It’s not a very suitable right for community groups to use in developing housing, because the right relates to services, rather than assets.

More info on the My CommunityRights website here

Community Right to use (often called Community Asset Transfer)

A general power exists for local authorities to transfer assets worth less than £2M for less than their full ‘open market’ value, especially where so doing would enable wider social objectives to be met. These could easily include provision of housing on a community-led basis.

There is no formal process, so the first step is to identify land assets that could be utilised for community-led housing that are under the ownership of the council. Brighton Council maintain an asset register of all the land they own here: https://www.brighton-hove.gov.uk/content/council-and-democracy/council-property-and-land

There’s more info here at MyCommunityRights

Community Right to Build

See existing pages on CLT site

Community Right to Reclaim Land

Community Groups can force public bodies with unused land and/or building assets to make them available for use. Groups apply to the Secretary of State for Housing, Communities, and Local Government. If they agree that the asset is underused, they can order the Council to take action, which will usually mean that the asset will be sold on the open market.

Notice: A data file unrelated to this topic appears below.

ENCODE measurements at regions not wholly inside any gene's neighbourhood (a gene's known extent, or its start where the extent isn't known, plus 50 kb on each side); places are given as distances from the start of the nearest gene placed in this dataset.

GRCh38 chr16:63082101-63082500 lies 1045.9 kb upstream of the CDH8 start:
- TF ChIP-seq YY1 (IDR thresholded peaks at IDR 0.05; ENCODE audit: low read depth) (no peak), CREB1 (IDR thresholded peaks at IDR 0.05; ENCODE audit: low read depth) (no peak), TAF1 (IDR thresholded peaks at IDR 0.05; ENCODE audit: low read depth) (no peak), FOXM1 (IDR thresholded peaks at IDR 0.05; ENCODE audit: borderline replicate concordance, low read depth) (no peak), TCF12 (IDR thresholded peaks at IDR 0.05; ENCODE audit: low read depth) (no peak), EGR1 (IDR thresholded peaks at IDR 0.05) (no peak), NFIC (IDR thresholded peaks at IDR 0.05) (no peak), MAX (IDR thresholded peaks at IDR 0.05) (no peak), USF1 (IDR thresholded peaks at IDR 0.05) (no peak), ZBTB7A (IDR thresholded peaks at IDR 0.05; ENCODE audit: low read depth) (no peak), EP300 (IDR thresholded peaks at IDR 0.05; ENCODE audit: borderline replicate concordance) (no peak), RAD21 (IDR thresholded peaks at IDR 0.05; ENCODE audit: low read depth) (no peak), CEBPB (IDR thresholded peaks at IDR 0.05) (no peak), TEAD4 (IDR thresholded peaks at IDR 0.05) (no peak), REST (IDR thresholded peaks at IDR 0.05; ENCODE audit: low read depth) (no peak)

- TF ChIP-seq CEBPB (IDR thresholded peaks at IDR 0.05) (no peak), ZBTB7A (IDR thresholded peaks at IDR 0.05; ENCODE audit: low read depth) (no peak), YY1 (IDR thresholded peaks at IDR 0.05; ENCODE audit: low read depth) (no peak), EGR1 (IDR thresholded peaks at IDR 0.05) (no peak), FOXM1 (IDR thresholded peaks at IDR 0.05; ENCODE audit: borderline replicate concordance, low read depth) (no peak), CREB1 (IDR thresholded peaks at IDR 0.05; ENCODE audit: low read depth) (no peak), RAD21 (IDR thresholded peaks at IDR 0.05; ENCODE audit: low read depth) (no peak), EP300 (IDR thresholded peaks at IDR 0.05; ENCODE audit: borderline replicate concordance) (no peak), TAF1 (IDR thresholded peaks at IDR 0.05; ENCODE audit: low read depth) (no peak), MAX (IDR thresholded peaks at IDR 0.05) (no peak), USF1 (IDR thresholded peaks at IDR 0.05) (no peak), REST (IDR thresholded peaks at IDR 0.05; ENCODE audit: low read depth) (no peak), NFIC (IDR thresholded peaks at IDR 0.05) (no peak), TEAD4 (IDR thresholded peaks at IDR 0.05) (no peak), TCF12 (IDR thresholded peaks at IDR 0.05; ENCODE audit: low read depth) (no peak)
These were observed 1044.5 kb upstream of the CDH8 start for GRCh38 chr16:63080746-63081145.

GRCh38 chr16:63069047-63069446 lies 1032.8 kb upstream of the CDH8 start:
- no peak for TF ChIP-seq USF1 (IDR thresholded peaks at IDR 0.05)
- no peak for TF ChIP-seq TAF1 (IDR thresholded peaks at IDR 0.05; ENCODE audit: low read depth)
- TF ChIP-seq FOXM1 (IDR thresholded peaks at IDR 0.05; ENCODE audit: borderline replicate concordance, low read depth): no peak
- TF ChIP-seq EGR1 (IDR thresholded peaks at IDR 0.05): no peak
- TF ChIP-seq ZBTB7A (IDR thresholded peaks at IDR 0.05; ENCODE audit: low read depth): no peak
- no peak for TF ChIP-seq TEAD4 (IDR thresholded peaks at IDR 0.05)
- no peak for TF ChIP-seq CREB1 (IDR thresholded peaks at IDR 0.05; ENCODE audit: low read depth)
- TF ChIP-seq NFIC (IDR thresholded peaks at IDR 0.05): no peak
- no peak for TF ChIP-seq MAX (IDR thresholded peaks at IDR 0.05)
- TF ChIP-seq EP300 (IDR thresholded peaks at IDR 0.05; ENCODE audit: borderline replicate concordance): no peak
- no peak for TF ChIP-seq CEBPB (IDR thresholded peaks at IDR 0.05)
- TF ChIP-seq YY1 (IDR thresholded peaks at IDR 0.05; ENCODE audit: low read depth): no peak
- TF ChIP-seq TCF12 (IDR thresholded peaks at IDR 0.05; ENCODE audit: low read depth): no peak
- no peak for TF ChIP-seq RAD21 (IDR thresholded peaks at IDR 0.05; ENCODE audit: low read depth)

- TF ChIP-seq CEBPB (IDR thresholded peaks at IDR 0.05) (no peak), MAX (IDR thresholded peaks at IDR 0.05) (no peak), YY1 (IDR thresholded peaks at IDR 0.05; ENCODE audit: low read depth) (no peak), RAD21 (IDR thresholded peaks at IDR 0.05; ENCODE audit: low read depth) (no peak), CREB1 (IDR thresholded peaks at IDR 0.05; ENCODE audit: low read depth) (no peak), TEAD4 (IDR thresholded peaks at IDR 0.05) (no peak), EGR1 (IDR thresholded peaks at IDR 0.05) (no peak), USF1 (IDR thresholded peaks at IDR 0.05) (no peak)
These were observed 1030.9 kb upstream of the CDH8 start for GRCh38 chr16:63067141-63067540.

As a result, it can work best where communities can see how a land asset could be made useful for their use, but where any resulting sale process won’t attract new parties to outbid them.

Given the wider financial climate of cuts to local authority services, the likelihood is that if a council has assets that are underused, and a community group wishes to use them for housing-driven projects, then they should ordinarily be amenable to considering using them or assigning a lease. Few councils have the financial freedom to not take serious offers into consideration, and the community-led dimension enables wider political support from councillors and others to be deployed in support. As a result, most authorities would have good reasons to reject a request to use land, and those good reasons would be less likely to be overridden by the Secretary of State.